You can't improve the technology when the premises are wrong. And the premise is that you can turn a grocery store into a glorified vending machine.

If we put an RFID tag on every item and use an RFID gate then we would just have to walk past the gate which is capable of detecting every item without you having to take it out of your cart or bag. A turnstyle could then force you to pay and disable the RFID tags. Cost and transmission distance of passive RFID tags are the major obstacles, I believe.

How do you detect RFID tampering or the use of RFID-blocking shopping bags or pouches?

Remember, the store is more interested in protecting its operating margins than in providing more convenience for the customer. If the technology does not allow a store exec to believe that it can stop a $30 steak from walking out the door unpaid, it will never be installed.

One confirmation on average is approximately 10 minutes. Most small value payments are acceptable with zero confirmation once the payment has been broadcast to the majority of nodes which only takes a few seconds.

Yes, you're right. No confirmation, just broadcasting.

The blockchain is mostly a solution in search of a problem. Bitcoin is cool, but I doubt it will ever have large-scale applications beyond DNMs and hacker/hobbyists.

- The current biggest problem that bitcoin faces is one of scale - and there's no clear solution in sight. Why on earth would you want every little transaction on the blockchain? If I buy a stick of gum, that doesn't need to be on public record for eternity. It is impractical and unwieldy.

- Centralized systems are always more efficient than decentralized ones, and systems naturally tend toward centralization. Bitcoin falls down under centralization, which we are also currently witnessing with the hash power tied up by a few largely unknown Chinese operators.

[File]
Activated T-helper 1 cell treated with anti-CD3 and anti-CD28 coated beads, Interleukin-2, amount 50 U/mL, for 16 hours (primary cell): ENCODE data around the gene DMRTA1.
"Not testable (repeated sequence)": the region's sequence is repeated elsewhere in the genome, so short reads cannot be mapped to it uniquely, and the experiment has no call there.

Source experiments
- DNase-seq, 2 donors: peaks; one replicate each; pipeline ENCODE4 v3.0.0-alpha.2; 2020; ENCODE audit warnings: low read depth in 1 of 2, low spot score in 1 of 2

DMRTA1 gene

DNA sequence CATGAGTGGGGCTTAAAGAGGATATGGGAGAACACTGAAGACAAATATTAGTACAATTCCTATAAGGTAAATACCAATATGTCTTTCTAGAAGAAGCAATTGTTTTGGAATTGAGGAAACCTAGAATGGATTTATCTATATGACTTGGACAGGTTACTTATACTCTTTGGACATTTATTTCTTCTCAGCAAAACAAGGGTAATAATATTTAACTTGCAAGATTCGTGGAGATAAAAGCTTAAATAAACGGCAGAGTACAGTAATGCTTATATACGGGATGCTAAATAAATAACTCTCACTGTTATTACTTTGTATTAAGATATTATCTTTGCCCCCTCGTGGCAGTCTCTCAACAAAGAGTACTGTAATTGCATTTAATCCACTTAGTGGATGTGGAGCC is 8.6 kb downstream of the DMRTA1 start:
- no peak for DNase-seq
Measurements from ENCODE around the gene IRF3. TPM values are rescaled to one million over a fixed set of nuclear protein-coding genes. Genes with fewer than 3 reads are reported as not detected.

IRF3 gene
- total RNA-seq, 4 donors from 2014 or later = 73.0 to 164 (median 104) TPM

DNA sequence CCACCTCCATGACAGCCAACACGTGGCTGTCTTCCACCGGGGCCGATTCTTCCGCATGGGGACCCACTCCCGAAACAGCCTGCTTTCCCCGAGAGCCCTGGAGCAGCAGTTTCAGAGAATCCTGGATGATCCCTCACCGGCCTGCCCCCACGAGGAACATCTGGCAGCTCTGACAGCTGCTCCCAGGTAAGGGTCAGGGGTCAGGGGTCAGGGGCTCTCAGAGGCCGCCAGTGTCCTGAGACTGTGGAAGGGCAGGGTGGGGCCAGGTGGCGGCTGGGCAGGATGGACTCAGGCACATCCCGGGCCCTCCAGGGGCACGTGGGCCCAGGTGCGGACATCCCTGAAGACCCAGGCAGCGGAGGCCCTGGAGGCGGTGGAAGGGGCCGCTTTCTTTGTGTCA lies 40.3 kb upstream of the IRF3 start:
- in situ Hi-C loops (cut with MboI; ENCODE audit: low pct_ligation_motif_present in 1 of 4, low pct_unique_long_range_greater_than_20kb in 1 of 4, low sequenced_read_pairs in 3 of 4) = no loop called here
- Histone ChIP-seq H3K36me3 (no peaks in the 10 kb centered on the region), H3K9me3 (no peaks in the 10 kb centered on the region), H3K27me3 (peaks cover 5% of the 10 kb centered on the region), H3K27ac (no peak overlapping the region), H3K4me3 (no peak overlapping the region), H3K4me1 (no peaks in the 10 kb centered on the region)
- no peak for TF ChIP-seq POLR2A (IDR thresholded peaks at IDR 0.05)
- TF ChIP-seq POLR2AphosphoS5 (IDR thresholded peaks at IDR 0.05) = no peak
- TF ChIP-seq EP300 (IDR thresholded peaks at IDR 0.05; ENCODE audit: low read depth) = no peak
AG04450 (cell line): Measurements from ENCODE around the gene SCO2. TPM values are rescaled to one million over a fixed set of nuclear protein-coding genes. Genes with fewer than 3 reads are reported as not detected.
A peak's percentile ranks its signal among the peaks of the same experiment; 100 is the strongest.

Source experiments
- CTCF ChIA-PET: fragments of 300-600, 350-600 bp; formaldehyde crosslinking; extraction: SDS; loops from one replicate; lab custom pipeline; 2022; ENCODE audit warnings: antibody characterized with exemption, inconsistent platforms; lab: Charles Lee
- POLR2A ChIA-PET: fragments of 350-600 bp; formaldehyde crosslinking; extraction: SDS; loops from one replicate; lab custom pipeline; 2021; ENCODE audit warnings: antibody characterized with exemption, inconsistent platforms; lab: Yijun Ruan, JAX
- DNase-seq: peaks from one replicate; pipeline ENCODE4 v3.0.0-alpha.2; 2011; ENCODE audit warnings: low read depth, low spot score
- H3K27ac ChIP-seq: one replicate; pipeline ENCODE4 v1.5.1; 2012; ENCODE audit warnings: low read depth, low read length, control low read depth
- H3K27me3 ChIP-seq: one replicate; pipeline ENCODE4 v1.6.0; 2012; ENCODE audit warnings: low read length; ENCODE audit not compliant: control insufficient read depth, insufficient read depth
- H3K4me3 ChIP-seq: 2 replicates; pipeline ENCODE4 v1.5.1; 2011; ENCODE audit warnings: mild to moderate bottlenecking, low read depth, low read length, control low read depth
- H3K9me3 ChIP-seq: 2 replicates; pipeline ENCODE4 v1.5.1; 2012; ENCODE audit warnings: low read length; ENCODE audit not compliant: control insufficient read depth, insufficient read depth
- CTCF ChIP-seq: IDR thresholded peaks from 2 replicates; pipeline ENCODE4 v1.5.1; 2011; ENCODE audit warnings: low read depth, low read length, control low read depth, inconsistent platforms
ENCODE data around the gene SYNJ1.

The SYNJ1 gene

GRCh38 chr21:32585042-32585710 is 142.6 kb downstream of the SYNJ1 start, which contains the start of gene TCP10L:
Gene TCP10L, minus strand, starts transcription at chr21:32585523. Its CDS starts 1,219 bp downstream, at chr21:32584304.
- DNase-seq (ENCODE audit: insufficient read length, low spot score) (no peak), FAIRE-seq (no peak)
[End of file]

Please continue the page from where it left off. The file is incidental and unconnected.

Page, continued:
There are proposed solutions like pseudo-centralization with LN where bitcoin just becomes a settlement layer for off-chain contracts - and the details behind LN are still so primitive it is not clear it will actually solve any real problems.

What you are talking about in practice for something at scale is a centralized blockchain of some sort, which is really just a distributed, immutable database, with some sort of trusted signing authority. What exact advantage does that give aside from potentially non-reversible transactions, which are a clear non-starter for most consumer purchases? There are already services that offer true non-reversibility for special cases where this is desired.

There has so far been no viable application for blockchain technology as a replacement for cash except black/grey market purchases.

In theory, yes. But currently, there exist enough structural problems, as much I know, that Bitcoin or similar schemes can not replace cash.

Further, even with a total secure system, there will always be the pressure of the governments to control it.